Amphibians

Amphibians are vertebrates distinguished by their ability to live in both aquatic and terrestrial habitats. Amphibians include the frogs and toads, salamanders and newts, and caecilians. The name, derived from the Greek amphibios meaning "living a double life," reflects this dual aptitude. Most species live part of their lives underwater and part on land. Most amphibians reproduce by laying soft eggs in masses or long strands. Most females lay eggs in the water, and the offspring live in the water using gills to breathe as fish do. As the offspring grow, most amphibians develop legs and lungs that allow them to move onto land. This big change is called "metamorphosis." Most amphibians have delicate, thin skin that aid in the animal's ability to breathe. An amphibian's thin skin also makes it sensitive to pollution and changes in climate. Amphibians are ectothermic or "cold-blooded", like fish and reptiles. Ectothermic animals cannot regulate body temperature internally. You can visit the Philadelphia Zoo's amphibians in the Reptile and Amphibian House.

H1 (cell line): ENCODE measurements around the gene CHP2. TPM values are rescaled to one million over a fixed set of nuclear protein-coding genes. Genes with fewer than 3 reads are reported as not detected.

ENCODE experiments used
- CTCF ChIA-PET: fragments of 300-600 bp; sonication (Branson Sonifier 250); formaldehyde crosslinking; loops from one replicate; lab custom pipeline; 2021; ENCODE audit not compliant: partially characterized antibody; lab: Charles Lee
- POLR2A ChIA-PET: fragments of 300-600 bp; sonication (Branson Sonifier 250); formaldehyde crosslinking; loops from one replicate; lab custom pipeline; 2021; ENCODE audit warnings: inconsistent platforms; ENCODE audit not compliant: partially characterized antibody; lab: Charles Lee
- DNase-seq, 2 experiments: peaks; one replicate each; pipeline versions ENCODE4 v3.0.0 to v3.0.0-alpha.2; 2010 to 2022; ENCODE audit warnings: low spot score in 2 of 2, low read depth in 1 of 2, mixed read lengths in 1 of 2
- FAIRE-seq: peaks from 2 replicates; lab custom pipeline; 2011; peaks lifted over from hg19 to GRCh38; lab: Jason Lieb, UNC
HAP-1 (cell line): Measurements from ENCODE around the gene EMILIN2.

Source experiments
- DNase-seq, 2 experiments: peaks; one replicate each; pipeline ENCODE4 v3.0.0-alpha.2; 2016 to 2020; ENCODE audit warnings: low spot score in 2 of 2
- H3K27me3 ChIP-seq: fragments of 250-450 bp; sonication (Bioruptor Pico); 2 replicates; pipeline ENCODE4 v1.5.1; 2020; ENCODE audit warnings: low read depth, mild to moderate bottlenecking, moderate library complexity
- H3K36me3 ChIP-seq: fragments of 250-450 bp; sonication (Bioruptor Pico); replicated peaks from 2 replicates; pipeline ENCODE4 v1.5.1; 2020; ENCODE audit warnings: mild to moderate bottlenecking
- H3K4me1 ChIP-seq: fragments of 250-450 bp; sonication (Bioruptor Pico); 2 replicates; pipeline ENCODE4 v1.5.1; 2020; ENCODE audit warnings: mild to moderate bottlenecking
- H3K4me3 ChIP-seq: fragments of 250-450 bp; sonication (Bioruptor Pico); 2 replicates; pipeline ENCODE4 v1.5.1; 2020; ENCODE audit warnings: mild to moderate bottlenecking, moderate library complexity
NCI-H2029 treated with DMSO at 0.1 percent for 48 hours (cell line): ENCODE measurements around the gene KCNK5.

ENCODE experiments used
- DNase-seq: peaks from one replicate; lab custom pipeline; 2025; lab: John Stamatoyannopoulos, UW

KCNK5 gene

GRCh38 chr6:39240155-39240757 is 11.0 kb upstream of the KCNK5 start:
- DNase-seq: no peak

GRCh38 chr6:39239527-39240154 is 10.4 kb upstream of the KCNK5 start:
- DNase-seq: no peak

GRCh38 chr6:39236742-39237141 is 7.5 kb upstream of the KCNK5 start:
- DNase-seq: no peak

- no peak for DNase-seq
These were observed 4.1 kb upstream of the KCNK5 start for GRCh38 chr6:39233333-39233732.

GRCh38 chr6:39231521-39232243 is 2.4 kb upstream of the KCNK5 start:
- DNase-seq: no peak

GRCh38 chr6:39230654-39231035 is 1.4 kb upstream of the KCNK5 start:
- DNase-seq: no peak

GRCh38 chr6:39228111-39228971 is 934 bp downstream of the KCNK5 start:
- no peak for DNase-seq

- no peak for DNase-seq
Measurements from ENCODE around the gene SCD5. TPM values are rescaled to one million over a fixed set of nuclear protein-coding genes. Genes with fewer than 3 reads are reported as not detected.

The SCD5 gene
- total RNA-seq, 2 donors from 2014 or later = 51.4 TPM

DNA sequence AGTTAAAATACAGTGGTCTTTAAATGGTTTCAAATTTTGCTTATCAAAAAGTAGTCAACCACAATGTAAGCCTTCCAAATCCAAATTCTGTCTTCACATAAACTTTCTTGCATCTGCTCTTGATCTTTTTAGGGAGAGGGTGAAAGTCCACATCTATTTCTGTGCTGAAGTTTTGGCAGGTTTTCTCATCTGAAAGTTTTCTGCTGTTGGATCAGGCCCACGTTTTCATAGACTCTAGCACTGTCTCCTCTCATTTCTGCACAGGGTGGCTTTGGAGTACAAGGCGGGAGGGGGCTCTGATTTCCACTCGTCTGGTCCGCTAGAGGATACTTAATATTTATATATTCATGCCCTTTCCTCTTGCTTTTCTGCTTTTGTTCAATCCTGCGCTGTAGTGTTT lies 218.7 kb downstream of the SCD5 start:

Amphibians are in the midst of a crisis that has been compared to the fall of the dinosaurs, with more than one third of all species in danger of extinction. Frogs, toads, salamanders, newts and caecilians are disappearing more quickly than any other species on Earth. Learn about what Philadelphia Zoo is doing to help save amphibians.

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